Eugene Leitl wrote:
> Adrian Tymes writes:
> > I don't think we can safely assume fixed tech, at least not for anything
> > that is to yield practical insights on our universe.
> Yes we can, because there are not that many ways how to make efficient
> propulsion, and to manipulate matter to build stuff. Sooner or later,
> a system of 10^9 stellar systems will find them.
People once said that it was impossible to move through the air faster
than air (sound) itself could.
People once said that is was impossible to propel oneself through the
vacuum of outer space.
People once said that nothing could move faster than light under any
circumstances. (There's still debate over whether anything useful is
being moved in the latest experiments.)
Part of technology is finding ways around limits. There's a provable
maximum efficiency for chemical rockets? Fine, switch to another
propulsion (say, fuel or light) with provably higher limits.
Eventually, switch to moving without propulsion - synchronized quantum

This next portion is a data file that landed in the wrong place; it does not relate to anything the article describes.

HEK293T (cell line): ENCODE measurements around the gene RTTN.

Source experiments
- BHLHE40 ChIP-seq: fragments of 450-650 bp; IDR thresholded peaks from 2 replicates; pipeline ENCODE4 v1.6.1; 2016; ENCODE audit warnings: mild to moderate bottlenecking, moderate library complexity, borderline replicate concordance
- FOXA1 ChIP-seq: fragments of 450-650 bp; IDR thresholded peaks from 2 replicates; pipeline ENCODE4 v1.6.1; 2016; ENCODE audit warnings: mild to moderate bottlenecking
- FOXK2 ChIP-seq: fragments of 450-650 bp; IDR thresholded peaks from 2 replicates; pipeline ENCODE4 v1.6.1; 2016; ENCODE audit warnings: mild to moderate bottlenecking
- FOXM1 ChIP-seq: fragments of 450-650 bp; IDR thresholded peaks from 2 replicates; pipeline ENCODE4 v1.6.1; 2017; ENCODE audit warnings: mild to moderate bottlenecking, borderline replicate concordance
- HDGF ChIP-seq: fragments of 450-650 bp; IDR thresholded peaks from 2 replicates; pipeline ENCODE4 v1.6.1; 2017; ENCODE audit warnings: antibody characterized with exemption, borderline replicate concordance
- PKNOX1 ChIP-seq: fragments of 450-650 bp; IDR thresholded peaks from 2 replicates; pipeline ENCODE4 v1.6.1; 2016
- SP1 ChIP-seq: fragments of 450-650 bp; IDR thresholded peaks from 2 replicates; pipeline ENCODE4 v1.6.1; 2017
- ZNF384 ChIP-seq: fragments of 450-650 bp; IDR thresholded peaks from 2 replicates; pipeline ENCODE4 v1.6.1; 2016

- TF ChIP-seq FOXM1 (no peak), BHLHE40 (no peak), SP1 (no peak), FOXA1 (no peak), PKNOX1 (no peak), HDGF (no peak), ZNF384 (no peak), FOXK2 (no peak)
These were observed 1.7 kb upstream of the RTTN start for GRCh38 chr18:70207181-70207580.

teleportation over large distances, for example. The only absolute
limit on that line, barring time travel, is being able to move instantly
from one place to another...at which point, your per-stop time dominates
your speed of colonization, so teleport masses of terraformig/industry
building/colonization nanites to your target to colonize your target in
a blink, and speed up production of said nanites to lessen time between
> Assuming that physics is not changeable, of course, which is a rather
> safe bet.
Give me fixed physics and a sufficiently large amount of ingenuity and
resources, and I can get you practically anything. (Some things are
impossible as is, but other things which serve the same ends as well or
better are present for every human desire I've seen. Even if sometimes,
the desire - say, colonization of the universe - must be unmasked from
its expression - say, colonization of the universe with current
technology - in order to discern the best way to satisfy it.)
The Singularity, if it exists, doesn't peak. It merely goes on until we
advance our ways of thinking sufficiently that we can see the future
once more. I base this claim on what I see every day, as some people
think the immediate future is an unimaginable tech (u/dis)topia, until
they get handle on the realities of what's out there.
This archive was generated by hypermail 2b30 : Mon May 28 2001 - 09:50:18 MDT